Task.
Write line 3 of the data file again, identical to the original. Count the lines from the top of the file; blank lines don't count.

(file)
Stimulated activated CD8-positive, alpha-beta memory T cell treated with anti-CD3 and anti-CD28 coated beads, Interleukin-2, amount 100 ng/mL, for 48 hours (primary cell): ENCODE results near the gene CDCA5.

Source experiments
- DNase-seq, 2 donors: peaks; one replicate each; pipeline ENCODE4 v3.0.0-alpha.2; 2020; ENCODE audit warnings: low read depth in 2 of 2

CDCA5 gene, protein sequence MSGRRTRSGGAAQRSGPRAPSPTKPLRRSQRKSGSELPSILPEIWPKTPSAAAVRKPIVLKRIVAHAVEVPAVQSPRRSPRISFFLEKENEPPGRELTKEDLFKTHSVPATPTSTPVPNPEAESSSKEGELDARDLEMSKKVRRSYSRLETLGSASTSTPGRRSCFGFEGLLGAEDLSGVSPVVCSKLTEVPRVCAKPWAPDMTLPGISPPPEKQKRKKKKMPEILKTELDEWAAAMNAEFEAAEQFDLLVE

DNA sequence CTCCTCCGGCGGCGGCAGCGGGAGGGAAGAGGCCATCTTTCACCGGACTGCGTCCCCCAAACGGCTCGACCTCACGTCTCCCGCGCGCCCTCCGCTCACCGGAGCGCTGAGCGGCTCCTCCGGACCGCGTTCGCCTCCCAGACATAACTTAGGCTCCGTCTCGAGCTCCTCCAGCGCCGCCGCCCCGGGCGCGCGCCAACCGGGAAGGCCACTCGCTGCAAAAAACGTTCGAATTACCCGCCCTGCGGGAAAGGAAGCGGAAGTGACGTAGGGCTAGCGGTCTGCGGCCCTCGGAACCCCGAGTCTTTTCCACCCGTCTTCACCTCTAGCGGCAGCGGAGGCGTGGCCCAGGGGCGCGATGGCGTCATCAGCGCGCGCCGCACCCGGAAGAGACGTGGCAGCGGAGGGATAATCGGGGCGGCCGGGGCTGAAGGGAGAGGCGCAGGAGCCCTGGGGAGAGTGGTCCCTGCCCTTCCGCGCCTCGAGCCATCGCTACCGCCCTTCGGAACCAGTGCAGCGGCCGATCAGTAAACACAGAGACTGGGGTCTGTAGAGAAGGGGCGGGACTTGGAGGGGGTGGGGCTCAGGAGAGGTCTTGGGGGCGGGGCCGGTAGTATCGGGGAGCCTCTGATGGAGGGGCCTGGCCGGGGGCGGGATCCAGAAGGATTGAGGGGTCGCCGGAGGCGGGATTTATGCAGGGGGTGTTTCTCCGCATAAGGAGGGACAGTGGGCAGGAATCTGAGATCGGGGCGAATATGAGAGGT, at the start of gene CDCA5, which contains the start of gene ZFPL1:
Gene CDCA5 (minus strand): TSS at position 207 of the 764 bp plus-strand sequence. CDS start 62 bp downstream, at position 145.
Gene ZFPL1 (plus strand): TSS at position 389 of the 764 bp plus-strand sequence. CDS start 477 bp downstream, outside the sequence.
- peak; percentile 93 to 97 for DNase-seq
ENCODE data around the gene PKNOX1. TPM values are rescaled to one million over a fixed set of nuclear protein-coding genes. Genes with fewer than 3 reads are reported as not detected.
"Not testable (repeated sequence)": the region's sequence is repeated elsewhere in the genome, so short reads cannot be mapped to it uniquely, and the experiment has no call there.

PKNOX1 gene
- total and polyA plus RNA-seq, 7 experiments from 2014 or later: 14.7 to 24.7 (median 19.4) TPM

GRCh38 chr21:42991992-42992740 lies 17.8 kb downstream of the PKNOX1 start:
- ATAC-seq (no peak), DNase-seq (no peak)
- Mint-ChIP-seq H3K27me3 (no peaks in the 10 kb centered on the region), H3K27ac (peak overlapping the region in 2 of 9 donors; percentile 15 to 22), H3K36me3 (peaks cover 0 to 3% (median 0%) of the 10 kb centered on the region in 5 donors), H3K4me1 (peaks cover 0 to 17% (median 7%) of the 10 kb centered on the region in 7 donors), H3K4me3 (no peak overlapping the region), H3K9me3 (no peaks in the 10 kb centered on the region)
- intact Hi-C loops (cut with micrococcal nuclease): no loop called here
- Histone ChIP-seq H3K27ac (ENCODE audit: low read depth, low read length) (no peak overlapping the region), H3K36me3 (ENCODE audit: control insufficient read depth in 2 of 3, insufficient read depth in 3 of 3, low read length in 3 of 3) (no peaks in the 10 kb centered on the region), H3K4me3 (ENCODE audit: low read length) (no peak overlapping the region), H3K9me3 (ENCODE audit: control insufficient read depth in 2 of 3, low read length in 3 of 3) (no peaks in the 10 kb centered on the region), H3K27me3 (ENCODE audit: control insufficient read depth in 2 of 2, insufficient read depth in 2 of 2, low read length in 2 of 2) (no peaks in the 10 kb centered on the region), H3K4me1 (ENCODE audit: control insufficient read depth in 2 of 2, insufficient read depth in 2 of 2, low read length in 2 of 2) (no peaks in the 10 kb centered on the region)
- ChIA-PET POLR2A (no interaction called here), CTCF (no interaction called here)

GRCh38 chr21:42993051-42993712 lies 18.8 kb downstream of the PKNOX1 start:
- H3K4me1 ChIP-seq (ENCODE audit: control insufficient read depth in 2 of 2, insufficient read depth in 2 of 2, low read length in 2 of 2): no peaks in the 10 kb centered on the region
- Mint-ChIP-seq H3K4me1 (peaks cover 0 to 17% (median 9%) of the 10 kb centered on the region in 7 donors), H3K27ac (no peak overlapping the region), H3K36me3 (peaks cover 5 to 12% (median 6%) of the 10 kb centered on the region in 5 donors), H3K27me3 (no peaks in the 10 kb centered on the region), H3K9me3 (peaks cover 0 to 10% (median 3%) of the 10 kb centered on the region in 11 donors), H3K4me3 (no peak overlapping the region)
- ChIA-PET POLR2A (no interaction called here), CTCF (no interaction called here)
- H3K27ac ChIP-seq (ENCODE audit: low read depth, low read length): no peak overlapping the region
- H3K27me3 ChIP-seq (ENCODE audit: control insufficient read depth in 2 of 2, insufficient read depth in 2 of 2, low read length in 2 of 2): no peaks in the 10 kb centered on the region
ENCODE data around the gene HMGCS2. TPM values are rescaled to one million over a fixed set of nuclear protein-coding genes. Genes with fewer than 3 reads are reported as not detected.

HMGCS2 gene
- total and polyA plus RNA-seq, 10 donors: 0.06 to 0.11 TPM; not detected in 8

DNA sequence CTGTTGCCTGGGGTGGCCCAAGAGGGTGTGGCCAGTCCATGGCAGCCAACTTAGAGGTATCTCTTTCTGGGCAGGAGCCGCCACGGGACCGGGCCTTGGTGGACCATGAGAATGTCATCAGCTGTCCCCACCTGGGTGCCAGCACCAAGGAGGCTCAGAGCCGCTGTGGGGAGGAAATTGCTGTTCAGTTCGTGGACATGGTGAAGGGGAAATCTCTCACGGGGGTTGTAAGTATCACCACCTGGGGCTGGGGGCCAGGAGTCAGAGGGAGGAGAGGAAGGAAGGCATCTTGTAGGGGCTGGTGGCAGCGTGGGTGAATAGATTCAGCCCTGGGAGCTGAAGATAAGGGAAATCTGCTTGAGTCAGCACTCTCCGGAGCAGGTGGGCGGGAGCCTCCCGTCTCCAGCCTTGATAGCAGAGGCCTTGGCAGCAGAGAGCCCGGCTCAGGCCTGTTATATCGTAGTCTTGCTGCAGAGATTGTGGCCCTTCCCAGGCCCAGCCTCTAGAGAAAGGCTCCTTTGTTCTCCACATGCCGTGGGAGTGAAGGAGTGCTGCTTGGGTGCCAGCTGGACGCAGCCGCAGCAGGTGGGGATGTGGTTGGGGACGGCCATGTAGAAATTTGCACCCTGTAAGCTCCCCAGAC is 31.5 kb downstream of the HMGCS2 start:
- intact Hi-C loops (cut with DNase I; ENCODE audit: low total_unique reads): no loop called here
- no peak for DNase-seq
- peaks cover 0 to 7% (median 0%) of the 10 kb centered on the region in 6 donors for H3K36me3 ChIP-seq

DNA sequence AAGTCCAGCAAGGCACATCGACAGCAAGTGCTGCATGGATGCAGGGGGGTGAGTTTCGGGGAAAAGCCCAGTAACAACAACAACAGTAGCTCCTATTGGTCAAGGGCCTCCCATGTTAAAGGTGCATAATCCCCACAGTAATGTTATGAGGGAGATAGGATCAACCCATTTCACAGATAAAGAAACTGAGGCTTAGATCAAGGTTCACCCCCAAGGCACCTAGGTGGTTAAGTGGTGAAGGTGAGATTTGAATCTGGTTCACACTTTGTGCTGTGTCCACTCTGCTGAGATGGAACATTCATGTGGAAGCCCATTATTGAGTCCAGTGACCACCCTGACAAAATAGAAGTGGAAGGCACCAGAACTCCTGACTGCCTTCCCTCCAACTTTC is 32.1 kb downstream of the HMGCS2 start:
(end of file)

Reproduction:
- DNase-seq, 2 donors: peaks; one replicate each; pipeline ENCODE4 v3.0.0-alpha.2; 2020; ENCODE audit warnings: low read depth in 2 of 2